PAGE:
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Title: The rise of the curator and architecture on display
Author: Steierhoffer, Eszter
ISNI:       0000 0004 5914 8827
Awarding Body: Royal College of Art
Current Institution: Royal College of Art
Date of Award: 2016
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This thesis constitutes a new approach to contemporary exhibition studies, a field of research that has until now dedicated little attention to connections between exhibitions of contemporary art and those of architecture. The late 1970s saw a 'historical turn' in the architectural discourse, which alluded to the rediscovery of history, after its abandonment by all the Modern masters, and developed in close alignment with architecture’s project of autonomy. This thesis proposes a reading of this period in relation to the formative moment for contemporary curatorial practices that brought art and architecture together in unprecedented ways. It takes its starting point from the coexisting and often contradictory spatial representations of art and architecture that occur in exhibitions, which constitute the inherently paradoxical foundations – and legacy – of today’s curatorial discourse. The timeframe of the late 1970s, which is this study’s primary focus, marks the beginning of the institutionalisation of the architecture exhibition: The opening of the Centre Pompidou in Paris (1977), the founding of ICAM in Helsinki (1979), and the first official International Architecture Biennale in Venice (1980), all of which promoted architecture within the museum. This period also saw the idealism of the social, political and artistic revolutions of 1968 finally dissipate, marking the emergence of a new conservatism. The concurrent postmodernisation of the cultural discourse, together with the post- industrial era’s changing economic climate, prompted a need to redefine the purpose and position of the architectural profession. The resulting new architecture not only developed within the space of art, but also substantially reshaped it, provoking numerous artistic and curatorial responses, which continue to this day. In order to explore and elucidate the connections between the fields of architecture, contemporary art and curatorial practices, the chapters consider the often-overlapping notions of architecture as object, concept, process, media and context through period case studies, including examples of the ‘void shows’ and artist museums, Ungers’ building of the DAM, Friedman’s Street Museum, Frankfurt’s Museumsufer, Matta-Clark’s and Kabakov’s respective practices and Portoghesi’s ‘Strada Novissima’ at the first Venice Biennale of Architecture. Surveying the separate models of architectural displays, drawn from different institutional and disciplinary contexts of the late 1970s and early 1980s, this thesis questions how these different exhibition typologies have expanded the definition of architecture. It also investigates the ways in which contemporary curatorial and art practices have been informed and shaped by architecture, and, how these curatorial representations of architecture adhere to the wider cultural, political and economic contexts. Ultimately, the thesis reconsiders the past as a way to grasp the present, and, through the analysis of the socio-political and economic contexts of the case studies, it builds a critique of the globalised hyper-acceleration of contemporary curatorial production.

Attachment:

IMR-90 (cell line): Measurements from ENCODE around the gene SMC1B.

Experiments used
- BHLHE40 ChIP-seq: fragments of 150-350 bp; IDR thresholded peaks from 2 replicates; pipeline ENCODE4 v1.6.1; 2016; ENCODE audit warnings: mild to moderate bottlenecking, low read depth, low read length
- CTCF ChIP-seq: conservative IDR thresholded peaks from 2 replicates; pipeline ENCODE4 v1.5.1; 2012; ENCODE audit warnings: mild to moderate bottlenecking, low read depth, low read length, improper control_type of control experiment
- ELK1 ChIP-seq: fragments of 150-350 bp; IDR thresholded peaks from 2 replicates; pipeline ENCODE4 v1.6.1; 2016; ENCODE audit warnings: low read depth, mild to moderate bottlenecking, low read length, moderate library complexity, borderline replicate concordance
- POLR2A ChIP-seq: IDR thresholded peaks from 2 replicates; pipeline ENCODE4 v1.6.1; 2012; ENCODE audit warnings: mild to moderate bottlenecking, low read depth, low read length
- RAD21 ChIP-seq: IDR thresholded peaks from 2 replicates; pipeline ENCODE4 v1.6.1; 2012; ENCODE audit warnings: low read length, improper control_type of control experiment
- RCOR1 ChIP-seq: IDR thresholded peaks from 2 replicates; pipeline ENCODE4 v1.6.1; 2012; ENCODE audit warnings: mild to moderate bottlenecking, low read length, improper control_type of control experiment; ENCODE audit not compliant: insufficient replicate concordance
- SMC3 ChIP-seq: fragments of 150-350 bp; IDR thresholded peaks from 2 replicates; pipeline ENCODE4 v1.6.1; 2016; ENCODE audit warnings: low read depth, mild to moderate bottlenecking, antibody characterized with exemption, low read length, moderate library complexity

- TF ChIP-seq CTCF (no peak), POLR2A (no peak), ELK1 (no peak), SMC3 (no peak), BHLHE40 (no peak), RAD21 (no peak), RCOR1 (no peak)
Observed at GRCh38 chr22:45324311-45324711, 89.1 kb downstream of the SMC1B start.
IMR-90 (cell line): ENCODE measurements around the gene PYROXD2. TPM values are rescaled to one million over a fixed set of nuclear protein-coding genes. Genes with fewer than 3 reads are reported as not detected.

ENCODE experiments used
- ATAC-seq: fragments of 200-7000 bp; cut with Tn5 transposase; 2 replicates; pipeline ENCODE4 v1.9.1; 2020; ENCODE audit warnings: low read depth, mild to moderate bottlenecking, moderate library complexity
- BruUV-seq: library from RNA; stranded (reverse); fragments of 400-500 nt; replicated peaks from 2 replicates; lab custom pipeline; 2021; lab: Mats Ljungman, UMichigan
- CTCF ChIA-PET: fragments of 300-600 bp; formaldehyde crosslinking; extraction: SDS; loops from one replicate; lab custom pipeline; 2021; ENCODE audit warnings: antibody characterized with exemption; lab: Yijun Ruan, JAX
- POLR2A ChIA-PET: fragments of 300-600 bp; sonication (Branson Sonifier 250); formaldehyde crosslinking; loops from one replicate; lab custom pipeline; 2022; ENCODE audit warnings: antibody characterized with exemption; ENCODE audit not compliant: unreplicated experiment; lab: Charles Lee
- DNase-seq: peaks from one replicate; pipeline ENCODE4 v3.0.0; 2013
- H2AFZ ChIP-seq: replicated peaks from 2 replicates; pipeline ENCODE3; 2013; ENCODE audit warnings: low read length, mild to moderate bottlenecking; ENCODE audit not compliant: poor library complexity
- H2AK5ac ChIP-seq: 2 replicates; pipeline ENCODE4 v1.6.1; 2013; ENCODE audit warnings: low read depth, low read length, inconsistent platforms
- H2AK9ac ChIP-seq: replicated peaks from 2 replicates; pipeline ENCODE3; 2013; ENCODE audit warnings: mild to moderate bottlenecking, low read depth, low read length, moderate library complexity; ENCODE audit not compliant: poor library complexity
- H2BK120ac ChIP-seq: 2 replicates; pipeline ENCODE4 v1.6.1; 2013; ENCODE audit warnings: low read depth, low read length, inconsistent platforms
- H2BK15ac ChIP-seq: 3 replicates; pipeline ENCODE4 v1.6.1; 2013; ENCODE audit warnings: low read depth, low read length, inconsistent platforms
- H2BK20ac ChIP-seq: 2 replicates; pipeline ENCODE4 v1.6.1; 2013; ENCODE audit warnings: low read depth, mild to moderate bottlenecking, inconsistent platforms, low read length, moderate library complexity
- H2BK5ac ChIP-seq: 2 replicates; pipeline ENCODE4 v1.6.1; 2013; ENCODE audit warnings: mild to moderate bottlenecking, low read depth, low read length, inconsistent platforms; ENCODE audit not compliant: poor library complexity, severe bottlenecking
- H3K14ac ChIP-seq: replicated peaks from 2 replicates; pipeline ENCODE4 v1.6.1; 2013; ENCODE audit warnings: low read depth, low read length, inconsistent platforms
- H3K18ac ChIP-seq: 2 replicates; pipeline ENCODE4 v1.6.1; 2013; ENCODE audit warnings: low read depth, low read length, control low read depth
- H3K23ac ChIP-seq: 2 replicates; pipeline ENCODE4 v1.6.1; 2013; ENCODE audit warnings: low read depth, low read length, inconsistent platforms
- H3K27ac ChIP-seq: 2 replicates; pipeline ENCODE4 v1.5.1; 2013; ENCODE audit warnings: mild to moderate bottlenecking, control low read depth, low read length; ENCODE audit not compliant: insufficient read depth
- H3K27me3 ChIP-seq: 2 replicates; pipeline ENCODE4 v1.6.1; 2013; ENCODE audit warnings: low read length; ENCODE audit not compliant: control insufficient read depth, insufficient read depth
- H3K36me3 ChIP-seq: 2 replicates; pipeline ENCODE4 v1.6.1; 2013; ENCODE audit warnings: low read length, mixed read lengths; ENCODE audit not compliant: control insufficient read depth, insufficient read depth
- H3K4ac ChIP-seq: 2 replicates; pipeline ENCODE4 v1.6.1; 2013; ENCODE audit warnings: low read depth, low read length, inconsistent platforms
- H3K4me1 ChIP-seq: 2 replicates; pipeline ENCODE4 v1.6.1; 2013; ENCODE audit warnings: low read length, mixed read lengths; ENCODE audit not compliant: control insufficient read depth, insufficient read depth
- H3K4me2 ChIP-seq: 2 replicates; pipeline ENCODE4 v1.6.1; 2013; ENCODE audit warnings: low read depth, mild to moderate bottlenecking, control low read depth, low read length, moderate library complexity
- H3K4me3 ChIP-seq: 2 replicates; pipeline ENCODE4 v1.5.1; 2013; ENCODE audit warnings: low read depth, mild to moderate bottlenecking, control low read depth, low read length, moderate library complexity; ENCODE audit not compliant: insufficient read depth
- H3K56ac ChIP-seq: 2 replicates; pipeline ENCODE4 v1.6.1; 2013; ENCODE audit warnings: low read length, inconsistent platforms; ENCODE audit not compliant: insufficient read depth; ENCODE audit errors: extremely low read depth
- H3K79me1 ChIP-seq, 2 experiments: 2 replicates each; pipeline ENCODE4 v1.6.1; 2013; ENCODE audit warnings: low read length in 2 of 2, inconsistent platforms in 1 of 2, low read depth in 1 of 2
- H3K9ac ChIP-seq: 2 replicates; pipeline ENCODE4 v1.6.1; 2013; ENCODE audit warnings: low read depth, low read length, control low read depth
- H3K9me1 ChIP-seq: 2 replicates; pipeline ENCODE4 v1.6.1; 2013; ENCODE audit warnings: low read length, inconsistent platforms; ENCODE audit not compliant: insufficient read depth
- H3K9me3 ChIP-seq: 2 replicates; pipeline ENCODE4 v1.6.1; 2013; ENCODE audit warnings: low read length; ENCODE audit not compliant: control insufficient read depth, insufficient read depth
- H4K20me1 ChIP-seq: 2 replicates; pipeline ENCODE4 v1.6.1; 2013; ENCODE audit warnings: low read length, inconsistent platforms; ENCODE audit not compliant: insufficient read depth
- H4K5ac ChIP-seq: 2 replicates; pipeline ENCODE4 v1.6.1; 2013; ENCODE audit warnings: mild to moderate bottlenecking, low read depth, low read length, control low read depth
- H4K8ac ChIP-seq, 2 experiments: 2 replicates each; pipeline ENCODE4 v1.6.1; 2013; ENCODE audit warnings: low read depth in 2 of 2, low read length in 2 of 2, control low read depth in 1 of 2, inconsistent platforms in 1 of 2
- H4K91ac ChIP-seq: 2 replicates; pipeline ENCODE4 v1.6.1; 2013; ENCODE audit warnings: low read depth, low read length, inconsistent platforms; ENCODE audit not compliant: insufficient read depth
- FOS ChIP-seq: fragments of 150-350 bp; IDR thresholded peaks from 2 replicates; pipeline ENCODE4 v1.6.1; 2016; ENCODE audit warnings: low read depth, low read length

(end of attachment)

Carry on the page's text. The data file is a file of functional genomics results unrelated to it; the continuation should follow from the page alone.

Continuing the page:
Supervisor: Not available Sponsor: Not available
Qualification Name: Thesis (Ph.D.) Qualification Level: Doctoral
EThOS ID:  DOI: Not available
Keywords: Curating ; K100 Architecture